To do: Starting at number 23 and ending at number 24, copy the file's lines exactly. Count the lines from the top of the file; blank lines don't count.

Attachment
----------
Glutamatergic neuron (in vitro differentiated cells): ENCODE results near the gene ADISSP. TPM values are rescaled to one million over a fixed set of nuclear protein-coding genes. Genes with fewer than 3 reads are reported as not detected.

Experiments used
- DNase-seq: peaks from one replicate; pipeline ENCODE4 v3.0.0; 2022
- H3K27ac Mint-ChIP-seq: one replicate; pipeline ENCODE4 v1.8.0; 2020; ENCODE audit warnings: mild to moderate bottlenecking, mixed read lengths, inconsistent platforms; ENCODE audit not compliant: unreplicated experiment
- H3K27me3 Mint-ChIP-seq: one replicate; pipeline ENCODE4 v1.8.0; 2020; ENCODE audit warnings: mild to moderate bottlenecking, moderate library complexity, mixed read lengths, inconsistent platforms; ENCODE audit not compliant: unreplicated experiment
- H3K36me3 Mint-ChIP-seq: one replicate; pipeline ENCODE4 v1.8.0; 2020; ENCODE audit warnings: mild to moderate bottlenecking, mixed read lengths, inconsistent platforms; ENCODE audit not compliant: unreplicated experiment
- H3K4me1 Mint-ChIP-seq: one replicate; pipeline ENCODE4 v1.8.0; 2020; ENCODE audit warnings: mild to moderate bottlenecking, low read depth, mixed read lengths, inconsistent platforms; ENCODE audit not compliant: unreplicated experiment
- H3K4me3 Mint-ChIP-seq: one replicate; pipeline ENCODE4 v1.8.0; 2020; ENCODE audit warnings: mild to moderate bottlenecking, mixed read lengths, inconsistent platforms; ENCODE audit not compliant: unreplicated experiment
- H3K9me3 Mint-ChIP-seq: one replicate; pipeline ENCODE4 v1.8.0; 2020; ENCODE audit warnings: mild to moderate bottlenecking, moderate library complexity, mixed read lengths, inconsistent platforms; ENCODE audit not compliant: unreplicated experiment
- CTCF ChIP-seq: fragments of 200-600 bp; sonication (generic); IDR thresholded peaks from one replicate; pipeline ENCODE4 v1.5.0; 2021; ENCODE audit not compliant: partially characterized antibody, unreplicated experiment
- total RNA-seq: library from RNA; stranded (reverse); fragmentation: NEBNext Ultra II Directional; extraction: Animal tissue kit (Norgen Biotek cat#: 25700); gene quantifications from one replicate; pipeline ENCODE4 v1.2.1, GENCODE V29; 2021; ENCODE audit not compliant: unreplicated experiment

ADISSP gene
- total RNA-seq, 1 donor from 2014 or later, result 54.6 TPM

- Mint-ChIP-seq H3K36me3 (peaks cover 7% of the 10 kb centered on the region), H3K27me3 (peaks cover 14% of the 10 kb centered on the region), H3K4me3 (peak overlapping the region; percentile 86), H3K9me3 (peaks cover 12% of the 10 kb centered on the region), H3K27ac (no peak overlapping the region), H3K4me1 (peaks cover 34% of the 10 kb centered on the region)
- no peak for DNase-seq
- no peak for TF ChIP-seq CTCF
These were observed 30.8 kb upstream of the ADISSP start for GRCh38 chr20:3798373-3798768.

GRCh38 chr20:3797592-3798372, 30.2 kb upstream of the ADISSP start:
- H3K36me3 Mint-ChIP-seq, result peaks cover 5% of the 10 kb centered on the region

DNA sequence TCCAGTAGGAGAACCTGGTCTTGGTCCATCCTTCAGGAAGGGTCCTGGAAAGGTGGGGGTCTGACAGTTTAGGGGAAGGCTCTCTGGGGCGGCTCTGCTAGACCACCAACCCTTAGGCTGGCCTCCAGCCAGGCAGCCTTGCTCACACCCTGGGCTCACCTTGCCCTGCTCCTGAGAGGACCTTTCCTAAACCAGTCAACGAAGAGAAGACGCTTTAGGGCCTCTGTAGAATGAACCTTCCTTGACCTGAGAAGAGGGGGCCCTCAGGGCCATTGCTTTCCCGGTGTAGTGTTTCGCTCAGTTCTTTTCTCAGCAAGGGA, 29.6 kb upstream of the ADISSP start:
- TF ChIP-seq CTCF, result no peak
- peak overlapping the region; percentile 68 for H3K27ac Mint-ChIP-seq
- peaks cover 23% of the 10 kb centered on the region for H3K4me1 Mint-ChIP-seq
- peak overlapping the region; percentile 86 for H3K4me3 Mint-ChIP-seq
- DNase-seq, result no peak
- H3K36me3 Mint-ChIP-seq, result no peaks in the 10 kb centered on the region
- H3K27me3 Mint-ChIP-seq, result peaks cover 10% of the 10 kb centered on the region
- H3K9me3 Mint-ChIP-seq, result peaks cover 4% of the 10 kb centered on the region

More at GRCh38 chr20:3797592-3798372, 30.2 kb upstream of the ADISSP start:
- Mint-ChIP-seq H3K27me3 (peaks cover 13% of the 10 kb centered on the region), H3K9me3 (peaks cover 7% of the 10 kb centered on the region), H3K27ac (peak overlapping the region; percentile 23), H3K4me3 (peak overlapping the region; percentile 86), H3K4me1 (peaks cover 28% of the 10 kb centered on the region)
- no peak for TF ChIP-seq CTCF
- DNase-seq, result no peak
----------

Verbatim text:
- peaks cover 23% of the 10 kb centered on the region for H3K4me1 Mint-ChIP-seq
- peak overlapping the region; percentile 86 for H3K4me3 Mint-ChIP-seq